BOGOTA – In Colombia there were at least 987 violations of international human rights law (IHRL) in 2019, according to a tally presented on Wednesday by the International Committee of the Red Cross (ICRC) that reveals a resurgence of violence in the last three years despite the peace pact signed by the government and the country’s largest leftist guerrilla organization in 2016.
The report prepared by the ICRC on the continuing violations of IHRL points up the difficulties the organization has in getting into rural communities and engaging in dialogue with armed groups.
“The humanitarian situation has deteriorated for civilians. Over the last year, our teams noted 987 violations of international humanitarian law and other humanitarian rules,” Christoph Harnisch, the head of the ICRC in Colombia, said at a press conference.
“The majority were serious incidents such as threats, murders, acts of sexual violence and recruitment of children. Civilians are still suffering from the worst consequences of armed conflict and violence. In many cases, victims say nothing about what is happening because they are afraid of reprisals,” he added. “Life without fear is overdue in Colombia.”
The scenario is complex because of the extreme poverty, unsatisfied needs and disputes among armed groups in Colombian provinces such as Choco, Nariño, Arauca and Cordoba.
The resurgence in armed acts shows that the promises of peace still have not materialized in the country’s most vulnerable regions where there has been no comprehensive consolidation of the presence of state institutions and where the arrival of migrants presents new challenges, the report said.
Of the 987 IHRL violations learned of firsthand by the 13 ICRC offices in Colombia, 77 percent were threats, murders, acts of sexual violence and the recruitment of minors by armed groups.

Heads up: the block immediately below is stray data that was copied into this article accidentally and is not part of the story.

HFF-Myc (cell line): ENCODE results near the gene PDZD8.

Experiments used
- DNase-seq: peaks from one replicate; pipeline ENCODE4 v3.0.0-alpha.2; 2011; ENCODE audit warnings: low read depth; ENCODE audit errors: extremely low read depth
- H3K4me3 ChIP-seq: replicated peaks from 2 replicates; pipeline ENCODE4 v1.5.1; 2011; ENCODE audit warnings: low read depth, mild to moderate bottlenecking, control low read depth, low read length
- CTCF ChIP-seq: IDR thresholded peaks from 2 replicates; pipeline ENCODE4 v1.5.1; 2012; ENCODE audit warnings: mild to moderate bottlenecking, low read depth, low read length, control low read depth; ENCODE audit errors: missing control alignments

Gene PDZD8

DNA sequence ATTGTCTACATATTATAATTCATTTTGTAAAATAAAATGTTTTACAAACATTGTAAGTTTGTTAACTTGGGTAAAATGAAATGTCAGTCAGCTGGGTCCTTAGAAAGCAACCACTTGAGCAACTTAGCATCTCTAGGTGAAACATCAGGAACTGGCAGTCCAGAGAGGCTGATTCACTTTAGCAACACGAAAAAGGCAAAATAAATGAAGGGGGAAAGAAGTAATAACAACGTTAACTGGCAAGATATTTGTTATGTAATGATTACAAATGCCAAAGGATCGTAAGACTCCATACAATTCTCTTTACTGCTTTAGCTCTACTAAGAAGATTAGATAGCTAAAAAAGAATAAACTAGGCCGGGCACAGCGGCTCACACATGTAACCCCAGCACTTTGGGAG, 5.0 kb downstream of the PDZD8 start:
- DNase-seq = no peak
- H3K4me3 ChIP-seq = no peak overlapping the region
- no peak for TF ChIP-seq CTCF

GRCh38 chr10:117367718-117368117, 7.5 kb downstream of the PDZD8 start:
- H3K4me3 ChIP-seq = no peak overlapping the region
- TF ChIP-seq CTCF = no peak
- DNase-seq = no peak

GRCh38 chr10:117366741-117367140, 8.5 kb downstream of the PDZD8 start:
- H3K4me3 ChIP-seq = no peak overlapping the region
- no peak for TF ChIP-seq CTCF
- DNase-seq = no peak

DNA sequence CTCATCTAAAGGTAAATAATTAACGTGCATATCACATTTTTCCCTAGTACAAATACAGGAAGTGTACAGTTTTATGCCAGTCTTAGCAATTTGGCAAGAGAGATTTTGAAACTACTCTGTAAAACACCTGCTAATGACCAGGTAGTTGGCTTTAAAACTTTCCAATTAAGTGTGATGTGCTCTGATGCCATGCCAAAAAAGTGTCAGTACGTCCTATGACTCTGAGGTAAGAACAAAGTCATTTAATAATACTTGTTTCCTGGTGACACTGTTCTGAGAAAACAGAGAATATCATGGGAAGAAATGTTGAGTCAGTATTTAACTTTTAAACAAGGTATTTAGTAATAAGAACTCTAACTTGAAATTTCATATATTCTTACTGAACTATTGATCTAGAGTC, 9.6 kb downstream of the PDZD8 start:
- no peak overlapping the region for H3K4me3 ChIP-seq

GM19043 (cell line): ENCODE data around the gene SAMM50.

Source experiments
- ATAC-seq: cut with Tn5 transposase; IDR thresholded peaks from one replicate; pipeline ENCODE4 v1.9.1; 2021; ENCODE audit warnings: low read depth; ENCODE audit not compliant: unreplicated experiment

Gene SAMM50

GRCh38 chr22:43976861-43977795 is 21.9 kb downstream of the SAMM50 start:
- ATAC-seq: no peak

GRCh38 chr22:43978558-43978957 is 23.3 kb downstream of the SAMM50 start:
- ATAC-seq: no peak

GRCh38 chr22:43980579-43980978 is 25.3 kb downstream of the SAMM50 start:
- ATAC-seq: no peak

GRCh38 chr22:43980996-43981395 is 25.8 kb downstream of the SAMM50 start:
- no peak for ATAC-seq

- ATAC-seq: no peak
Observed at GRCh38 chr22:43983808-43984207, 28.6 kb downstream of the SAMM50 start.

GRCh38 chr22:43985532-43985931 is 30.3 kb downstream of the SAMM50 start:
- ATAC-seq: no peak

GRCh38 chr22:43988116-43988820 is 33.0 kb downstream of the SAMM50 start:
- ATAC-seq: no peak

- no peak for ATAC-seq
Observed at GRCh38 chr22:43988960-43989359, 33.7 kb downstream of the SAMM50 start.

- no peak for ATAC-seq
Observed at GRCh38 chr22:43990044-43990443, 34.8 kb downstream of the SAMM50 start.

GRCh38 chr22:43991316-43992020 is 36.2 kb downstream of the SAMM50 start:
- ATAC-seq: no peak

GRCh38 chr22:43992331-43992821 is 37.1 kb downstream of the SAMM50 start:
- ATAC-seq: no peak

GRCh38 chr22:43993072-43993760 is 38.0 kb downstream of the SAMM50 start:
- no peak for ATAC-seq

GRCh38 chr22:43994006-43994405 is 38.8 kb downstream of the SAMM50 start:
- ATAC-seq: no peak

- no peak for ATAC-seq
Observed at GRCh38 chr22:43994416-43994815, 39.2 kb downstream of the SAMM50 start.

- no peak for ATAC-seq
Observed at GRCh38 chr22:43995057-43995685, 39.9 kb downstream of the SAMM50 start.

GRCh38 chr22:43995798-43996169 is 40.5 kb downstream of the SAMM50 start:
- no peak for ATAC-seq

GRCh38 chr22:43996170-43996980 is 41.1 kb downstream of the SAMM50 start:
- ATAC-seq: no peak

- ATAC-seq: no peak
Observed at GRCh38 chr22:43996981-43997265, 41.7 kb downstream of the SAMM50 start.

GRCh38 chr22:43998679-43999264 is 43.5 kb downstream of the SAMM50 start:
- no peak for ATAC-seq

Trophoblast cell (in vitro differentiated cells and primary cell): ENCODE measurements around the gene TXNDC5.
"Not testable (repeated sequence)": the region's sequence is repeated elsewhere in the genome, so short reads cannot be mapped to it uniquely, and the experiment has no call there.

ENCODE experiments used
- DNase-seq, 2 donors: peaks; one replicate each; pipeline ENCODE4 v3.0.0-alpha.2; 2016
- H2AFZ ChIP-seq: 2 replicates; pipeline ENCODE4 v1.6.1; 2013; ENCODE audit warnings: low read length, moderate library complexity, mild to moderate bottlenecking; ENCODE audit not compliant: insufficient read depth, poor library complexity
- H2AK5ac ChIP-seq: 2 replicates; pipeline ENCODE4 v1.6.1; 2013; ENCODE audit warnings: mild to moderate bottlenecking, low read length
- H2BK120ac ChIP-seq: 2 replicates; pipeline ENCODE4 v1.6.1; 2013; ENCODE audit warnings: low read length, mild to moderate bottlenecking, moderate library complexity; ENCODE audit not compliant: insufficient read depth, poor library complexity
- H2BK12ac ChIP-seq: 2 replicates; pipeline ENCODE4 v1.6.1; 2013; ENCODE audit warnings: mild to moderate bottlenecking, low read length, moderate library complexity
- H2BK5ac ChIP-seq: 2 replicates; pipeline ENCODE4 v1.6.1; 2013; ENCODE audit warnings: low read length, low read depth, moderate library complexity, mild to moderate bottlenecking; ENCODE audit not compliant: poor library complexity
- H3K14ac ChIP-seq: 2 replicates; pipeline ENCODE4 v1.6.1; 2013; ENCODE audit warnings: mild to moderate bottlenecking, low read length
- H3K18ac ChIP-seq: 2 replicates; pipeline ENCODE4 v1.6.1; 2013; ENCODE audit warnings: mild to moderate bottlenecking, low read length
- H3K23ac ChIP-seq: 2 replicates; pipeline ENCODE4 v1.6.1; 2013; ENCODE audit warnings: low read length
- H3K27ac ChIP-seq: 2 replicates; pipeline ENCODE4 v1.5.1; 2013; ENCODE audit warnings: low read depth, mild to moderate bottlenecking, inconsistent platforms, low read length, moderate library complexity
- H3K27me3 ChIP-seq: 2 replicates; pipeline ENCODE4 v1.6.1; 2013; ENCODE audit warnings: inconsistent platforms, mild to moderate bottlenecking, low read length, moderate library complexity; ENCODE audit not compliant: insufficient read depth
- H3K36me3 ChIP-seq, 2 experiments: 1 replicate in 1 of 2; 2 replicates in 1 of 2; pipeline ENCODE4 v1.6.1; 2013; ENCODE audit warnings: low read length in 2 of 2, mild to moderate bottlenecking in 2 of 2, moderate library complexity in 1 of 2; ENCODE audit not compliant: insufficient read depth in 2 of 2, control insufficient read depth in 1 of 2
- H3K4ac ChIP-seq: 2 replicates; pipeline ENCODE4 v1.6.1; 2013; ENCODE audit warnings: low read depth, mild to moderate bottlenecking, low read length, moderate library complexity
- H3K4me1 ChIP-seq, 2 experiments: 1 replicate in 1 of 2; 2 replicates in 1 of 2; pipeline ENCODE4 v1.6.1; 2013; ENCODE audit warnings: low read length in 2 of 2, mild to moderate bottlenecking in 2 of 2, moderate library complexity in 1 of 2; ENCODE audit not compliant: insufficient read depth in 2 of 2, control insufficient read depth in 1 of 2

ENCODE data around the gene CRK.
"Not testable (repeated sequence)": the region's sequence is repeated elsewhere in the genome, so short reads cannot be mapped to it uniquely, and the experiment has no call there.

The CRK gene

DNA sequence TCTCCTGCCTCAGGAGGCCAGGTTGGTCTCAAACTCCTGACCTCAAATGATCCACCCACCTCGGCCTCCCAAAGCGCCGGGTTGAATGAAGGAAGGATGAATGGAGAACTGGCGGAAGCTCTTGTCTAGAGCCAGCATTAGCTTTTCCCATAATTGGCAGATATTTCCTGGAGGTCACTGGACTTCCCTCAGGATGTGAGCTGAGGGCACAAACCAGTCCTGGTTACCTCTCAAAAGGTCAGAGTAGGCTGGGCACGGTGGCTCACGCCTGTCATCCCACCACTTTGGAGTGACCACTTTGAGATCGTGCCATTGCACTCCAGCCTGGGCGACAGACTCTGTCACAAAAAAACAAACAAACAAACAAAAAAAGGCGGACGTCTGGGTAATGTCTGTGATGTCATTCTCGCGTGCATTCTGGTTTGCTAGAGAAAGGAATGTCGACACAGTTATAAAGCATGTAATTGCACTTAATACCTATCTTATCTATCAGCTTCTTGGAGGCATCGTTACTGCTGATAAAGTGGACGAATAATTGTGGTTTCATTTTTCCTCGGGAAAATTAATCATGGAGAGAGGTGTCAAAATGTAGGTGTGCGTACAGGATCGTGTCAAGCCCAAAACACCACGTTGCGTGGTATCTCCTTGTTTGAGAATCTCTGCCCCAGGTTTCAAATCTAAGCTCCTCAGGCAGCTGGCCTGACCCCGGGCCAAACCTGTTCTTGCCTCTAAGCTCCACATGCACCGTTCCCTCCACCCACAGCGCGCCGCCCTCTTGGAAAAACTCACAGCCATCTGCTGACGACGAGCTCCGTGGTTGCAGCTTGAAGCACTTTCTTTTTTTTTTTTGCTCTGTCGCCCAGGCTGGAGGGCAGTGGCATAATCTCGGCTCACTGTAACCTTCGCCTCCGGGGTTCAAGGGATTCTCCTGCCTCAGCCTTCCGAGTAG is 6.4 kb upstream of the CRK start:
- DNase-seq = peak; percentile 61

The figures, the ICRC said, show that the abuses committed during the internal war between the government and the Revolutionary Armed Forces of Colombia (FARC) guerrillas, which was ended with the 2016 peace pact, have not decreased and have a particular character in each region of the country, the ICRC said.
In 2019, the ICRC registered 352 victims of explosive devices and antipersonnel mines, including 159 civilians, figures that concern the organization because these devices destroy families and have a permanent effect on the lives of victims who survive.
The “disappearing” of people remains a significant problem and an immense challenge in Colombia, with the ICRC documenting 93 cases in 2019 and the problem continuing to be a problems of the “present” and not of the “past,” according to Harnisch.
According to the ongoing tally, more than 83,000 people have been disappeared since the violence in Colombia began decades ago, and it shows no sign of letting up.
The report says that although information was available on 913 of the 2,158 missing people the ICRC is seeking, only 116 cases were able to be resolved.
Because of the fear of reprisals by armed groups against the civilian population and the authorities’ inability to fully protect these people, the ICRC has found it difficult to engage in dialogue with the population about humanitarian principles.
“The scenario that we are seeing today is more complicated than last year. Armed groups are more fragmented and the conflict is developing in new and different ways in each area. These circumstances make it difficult to pursue our dialogue with all armed groups in order to promote the respect of humanitarian standards and protect civilians,” Harnisch added.
Although last year, mass displacements of people diminished, there were still a reported 25,303 people who were displaced, compared to 27,780 in 2018, this figure representing a marked rise from the 13,809 registered in 2016.
The provinces with the most such victims were Nariño, Choco, Cordoba, Valle del Cauca and Norte de Santander.
Harnisch said that despite ongoing efforts by the Colombian government, health care personnel and health infrastructure are often targeted by the armed groups, with 281 such incidents documented in 2019.
These attacks place at risk the ability of humanitarian entities to save lives, the report said.